The aerosol-CIs we propose quantify the regionally-averaged mean AOD, AE, and SSA; extreme (90th percentile) AOD; and two geostatistical metrics of spatial autocorrelation and spatial coherence of AOD, AE, and SSA. The regionally averaged mean and P90 values are computed from hourly output that are aggregated in space and time to generate daily mean values for each property that then comprise each CI. While a spatial mean is used here, previous work indicates that spatiotemporal averages are sensitive to averaging methodology52, particularly for variables such as AE53. The spatial autocorrelation (AOD-I, AE-I, SSA-I) and spatial coherence (AOD-SC, AE-SC, SSA-SC) statistics are computed from the daily mean of the hourly output for each grid cell.

The global spatial autocorrelation for each region and aerosol parameter is computed at the daily timescale and quantified using Moran’s I22:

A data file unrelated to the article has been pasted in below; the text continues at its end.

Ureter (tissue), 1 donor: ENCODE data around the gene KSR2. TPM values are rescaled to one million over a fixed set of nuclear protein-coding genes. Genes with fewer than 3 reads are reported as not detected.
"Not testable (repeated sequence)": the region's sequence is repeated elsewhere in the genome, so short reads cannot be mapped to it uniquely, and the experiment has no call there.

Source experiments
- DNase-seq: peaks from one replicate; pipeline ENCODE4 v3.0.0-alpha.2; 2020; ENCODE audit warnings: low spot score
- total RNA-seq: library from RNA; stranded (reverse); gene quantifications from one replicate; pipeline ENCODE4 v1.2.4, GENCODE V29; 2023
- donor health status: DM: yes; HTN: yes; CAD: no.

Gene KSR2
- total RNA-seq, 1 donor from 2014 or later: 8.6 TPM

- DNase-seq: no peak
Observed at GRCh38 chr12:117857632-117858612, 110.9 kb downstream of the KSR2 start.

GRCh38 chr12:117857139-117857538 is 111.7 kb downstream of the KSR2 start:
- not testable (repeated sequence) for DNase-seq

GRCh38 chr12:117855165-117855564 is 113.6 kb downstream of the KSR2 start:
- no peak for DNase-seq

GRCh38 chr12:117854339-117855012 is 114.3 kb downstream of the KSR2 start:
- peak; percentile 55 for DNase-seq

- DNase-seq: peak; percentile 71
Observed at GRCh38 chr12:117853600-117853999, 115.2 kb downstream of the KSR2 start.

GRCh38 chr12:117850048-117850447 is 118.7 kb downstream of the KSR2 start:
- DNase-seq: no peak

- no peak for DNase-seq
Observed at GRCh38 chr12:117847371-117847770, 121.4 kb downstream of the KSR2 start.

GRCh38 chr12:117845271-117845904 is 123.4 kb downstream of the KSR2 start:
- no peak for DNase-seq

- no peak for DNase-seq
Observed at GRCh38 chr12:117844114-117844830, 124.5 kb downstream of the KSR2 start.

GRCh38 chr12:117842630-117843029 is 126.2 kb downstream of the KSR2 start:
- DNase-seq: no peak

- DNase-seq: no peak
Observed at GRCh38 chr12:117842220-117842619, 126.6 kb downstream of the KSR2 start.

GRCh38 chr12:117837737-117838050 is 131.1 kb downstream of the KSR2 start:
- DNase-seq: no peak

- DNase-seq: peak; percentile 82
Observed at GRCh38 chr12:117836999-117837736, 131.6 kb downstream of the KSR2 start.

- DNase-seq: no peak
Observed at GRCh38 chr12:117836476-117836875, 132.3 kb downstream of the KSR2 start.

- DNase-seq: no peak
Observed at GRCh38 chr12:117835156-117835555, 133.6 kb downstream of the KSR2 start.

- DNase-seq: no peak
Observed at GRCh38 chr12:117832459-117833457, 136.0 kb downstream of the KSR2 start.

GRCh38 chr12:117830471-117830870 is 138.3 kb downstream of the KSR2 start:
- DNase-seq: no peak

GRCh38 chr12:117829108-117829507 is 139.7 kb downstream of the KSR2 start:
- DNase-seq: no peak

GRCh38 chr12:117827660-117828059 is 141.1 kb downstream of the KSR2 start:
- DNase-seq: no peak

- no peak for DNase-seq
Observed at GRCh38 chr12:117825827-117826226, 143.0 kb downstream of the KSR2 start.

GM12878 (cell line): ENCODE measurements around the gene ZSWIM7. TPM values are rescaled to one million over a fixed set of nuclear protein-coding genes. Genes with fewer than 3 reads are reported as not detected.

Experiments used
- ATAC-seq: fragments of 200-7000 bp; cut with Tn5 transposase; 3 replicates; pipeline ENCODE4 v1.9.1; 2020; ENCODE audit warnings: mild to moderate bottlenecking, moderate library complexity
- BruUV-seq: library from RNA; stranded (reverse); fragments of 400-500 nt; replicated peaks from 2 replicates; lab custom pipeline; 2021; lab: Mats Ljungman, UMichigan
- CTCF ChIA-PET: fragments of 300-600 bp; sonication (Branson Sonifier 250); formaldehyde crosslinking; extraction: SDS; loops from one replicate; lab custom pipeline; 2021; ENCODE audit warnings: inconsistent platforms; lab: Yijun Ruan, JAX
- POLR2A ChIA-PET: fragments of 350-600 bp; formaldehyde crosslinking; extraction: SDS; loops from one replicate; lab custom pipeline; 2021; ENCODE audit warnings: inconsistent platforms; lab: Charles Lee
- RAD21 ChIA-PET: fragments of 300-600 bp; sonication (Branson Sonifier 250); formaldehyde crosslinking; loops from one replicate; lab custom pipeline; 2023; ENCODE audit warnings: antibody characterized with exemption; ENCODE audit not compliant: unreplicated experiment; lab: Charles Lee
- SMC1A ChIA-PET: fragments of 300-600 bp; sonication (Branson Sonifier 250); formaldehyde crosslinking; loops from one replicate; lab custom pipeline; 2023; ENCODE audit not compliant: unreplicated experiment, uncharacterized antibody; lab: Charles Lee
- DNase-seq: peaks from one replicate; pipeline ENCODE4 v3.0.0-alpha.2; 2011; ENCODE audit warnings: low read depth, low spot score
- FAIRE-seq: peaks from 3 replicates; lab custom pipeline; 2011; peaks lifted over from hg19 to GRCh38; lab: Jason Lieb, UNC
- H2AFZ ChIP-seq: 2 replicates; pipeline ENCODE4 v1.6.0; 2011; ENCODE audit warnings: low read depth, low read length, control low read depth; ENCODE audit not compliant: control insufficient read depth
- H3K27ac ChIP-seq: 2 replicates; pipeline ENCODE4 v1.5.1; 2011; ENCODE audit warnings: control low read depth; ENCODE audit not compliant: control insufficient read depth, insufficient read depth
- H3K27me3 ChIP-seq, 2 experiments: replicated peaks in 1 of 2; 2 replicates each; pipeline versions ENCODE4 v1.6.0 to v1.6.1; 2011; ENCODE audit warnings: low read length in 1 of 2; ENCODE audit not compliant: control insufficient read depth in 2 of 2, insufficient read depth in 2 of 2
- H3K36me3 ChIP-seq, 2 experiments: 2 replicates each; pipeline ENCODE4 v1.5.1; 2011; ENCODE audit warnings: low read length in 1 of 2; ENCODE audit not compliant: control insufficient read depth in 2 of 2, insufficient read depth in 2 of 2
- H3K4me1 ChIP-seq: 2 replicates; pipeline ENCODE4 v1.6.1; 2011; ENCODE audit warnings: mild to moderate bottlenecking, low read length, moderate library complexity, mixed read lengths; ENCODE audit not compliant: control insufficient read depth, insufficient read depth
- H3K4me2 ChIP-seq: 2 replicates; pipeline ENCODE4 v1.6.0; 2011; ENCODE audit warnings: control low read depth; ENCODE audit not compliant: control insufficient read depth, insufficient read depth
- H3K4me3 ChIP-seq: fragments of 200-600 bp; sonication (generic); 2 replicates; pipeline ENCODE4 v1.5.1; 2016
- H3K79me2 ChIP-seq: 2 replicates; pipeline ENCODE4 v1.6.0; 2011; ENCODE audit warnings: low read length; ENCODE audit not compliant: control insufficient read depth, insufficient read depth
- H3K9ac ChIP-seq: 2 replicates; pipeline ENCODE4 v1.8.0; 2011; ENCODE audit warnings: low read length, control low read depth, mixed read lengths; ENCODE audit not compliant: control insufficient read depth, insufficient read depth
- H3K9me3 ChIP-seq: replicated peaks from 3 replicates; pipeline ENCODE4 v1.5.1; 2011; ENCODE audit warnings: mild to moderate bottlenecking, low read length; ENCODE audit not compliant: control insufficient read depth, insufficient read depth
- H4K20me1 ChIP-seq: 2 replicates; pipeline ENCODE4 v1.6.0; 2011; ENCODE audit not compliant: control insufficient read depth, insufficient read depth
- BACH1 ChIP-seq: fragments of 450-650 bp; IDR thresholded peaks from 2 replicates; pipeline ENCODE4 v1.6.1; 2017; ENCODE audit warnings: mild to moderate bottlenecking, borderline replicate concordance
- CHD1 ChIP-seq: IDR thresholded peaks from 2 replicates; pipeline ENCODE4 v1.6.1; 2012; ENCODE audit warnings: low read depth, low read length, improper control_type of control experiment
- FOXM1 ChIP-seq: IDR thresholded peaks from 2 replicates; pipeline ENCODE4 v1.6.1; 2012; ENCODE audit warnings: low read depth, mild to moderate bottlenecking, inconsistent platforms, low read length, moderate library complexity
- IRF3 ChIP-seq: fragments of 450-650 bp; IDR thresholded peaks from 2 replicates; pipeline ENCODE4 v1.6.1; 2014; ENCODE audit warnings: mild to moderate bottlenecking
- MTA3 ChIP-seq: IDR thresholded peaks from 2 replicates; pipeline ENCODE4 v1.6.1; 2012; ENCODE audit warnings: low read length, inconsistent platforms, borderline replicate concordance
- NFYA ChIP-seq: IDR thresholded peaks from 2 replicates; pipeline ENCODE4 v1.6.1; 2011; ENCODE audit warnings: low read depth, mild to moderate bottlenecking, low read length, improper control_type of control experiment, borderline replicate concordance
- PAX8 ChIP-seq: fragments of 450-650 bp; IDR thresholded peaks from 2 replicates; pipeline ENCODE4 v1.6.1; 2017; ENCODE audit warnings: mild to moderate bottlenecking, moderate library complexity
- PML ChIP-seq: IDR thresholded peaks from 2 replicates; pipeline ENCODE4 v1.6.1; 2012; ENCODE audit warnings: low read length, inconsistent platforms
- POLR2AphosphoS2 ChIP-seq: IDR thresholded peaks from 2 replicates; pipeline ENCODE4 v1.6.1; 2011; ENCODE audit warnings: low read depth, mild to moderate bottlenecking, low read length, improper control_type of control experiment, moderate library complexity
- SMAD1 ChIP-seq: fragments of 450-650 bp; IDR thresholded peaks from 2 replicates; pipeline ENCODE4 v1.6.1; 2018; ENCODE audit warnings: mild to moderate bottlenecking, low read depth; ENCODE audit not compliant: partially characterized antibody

$$I=\frac{N}{{\sum }_{i=1}^{N}{\sum }_{j=1}^{N,i\ne j}{w}_{ij}}\frac{{\sum }_{i=1}^{N}{\sum }_{j=1}^{N,i\ne j}{w}_{ij}({X}_{i}-\bar{X})({X}_{j}-\bar{X})}{{\sum }_{i=1}^{N}({X}_{i}-\bar{X})}$$
(1)
$${w}_{ij}=\frac{1}{{{D}_{ij}}^{2}\,}\frac{1}{{\sum }_{i=1}^{N}{\sum }_{j=1}^{N,i\ne j}\frac{1}{{{D}_{ij}}^{2}}}$$
(2)

where N is the number of grid cells, wij is the weight for grid cells i and j, Xi is the daily mean value (AOD, AE, or SSA) at grid cell i, \(\bar{{\rm{X}}}\) is the mean of the daily means for all grid cells, and Dij is the great circle distance between the centroid of grid cell i and j. Values approaching 1 and −1 indicate positive and negative spatial autocorrelation, respectively, while 0 indicates a random spatial field. Significance for rejecting the null hypothesis of no spatial autocorrelation is determined by calculating a z-score for each I: